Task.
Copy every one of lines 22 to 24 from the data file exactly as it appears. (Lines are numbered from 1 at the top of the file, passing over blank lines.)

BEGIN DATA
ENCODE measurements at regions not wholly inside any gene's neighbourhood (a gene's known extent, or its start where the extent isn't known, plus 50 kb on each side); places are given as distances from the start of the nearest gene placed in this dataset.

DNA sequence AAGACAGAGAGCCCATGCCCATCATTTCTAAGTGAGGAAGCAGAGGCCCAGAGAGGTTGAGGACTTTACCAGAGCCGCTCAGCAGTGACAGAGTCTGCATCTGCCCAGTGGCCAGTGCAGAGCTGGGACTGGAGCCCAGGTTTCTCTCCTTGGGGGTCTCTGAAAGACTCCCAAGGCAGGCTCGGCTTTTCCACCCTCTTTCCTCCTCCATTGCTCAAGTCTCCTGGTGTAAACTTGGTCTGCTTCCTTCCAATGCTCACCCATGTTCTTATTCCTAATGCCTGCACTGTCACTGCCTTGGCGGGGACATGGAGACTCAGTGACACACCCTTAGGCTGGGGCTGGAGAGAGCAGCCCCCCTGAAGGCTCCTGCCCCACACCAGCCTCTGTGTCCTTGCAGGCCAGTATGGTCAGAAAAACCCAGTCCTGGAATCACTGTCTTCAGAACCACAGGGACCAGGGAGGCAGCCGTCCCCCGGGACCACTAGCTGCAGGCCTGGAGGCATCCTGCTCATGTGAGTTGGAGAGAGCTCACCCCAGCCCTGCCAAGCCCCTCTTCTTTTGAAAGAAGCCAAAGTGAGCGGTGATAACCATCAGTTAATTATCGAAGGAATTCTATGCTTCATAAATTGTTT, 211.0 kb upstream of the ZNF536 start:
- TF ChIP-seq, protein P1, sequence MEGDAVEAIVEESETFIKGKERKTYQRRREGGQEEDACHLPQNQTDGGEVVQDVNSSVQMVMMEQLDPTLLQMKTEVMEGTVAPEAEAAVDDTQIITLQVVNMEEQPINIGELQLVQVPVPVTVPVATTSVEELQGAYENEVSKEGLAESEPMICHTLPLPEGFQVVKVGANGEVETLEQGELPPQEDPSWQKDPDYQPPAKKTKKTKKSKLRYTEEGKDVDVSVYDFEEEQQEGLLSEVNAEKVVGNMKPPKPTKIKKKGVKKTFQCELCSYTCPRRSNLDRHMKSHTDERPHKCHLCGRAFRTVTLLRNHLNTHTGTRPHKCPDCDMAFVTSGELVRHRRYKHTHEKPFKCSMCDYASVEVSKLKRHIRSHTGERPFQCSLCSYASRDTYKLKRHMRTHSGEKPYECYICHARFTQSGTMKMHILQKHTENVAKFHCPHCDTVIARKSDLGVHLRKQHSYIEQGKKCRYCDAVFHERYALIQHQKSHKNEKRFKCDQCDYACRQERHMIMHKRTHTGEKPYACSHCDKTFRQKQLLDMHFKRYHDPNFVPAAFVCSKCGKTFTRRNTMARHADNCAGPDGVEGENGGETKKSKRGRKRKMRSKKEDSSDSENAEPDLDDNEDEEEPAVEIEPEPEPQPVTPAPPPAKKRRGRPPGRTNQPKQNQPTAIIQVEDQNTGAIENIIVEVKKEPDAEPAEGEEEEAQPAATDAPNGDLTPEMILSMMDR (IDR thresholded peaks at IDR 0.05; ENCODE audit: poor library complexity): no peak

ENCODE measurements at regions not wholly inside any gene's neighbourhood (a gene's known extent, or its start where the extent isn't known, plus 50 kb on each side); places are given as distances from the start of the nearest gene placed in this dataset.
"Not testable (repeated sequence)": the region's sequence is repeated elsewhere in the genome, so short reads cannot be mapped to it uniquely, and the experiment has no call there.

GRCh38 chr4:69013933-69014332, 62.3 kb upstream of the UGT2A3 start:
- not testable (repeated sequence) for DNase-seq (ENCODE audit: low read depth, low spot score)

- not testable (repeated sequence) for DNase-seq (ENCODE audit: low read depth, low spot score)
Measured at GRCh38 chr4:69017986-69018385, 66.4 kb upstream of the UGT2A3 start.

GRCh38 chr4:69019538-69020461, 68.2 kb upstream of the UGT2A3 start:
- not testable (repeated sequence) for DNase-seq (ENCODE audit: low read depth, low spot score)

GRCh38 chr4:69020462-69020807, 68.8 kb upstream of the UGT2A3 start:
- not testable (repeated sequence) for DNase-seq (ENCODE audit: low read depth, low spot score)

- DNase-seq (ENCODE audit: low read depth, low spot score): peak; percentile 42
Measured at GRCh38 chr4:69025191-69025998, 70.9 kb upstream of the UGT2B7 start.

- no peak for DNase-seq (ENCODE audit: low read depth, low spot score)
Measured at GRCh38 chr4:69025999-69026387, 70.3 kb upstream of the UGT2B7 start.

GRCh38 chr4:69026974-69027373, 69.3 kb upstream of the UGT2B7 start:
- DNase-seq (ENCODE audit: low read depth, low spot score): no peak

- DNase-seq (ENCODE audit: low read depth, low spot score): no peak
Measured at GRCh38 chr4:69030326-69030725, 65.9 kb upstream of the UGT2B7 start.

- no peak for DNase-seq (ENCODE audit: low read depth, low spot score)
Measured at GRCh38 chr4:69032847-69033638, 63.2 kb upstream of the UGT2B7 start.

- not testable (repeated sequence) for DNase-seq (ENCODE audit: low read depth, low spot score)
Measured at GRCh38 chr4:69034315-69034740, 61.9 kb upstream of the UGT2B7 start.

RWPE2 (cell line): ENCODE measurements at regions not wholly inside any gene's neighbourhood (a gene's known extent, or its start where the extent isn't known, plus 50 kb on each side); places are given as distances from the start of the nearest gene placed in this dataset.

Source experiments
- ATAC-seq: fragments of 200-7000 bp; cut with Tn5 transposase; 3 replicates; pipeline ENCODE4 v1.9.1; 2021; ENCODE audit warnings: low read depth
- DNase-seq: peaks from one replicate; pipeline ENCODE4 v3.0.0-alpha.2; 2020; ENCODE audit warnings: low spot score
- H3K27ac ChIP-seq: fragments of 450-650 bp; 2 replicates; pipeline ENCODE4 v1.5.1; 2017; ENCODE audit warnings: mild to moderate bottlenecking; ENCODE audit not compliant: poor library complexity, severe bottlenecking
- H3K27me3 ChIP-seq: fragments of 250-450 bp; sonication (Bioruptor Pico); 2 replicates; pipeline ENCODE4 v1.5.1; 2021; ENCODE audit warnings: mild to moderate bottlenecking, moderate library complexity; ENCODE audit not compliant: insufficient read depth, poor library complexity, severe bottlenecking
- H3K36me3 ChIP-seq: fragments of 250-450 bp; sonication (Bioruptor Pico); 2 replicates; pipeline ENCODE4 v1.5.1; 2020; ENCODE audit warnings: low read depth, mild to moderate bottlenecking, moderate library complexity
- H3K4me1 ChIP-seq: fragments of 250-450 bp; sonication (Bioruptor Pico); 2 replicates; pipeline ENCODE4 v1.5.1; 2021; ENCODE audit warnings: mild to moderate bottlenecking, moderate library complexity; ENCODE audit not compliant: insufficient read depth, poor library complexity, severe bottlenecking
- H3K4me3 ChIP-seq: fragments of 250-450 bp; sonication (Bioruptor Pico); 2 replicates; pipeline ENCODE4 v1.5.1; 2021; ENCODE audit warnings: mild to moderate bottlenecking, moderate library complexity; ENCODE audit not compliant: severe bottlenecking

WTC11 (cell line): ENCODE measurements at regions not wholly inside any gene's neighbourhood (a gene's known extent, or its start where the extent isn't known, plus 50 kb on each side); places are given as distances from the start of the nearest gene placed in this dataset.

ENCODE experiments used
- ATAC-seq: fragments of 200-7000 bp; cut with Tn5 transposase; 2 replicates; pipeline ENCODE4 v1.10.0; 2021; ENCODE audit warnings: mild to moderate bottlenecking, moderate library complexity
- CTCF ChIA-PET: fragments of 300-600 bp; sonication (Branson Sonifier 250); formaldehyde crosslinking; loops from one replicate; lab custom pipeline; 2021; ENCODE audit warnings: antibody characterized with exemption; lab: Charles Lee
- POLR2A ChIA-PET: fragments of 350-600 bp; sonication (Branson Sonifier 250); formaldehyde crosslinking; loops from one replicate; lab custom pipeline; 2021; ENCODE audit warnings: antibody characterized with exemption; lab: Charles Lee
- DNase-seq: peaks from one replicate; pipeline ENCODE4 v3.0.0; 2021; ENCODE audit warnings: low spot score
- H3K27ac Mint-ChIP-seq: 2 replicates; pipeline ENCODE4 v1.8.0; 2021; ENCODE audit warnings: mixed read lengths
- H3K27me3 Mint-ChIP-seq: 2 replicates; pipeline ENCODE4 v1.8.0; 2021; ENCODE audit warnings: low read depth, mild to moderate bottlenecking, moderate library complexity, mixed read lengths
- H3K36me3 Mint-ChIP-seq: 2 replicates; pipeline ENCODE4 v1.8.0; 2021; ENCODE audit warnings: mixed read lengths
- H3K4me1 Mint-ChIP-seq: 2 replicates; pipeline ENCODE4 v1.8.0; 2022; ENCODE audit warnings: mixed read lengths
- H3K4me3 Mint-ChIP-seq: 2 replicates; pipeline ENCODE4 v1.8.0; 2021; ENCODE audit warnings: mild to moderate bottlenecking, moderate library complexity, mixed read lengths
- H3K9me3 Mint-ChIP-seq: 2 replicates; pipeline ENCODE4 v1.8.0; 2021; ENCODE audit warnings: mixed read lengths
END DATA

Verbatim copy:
- no peak for DNase-seq (ENCODE audit: low read depth, low spot score)
Measured at GRCh38 chr4:69032847-69033638, 63.2 kb upstream of the UGT2B7 start.

- not testable (repeated sequence) for DNase-seq (ENCODE audit: low read depth, low spot score)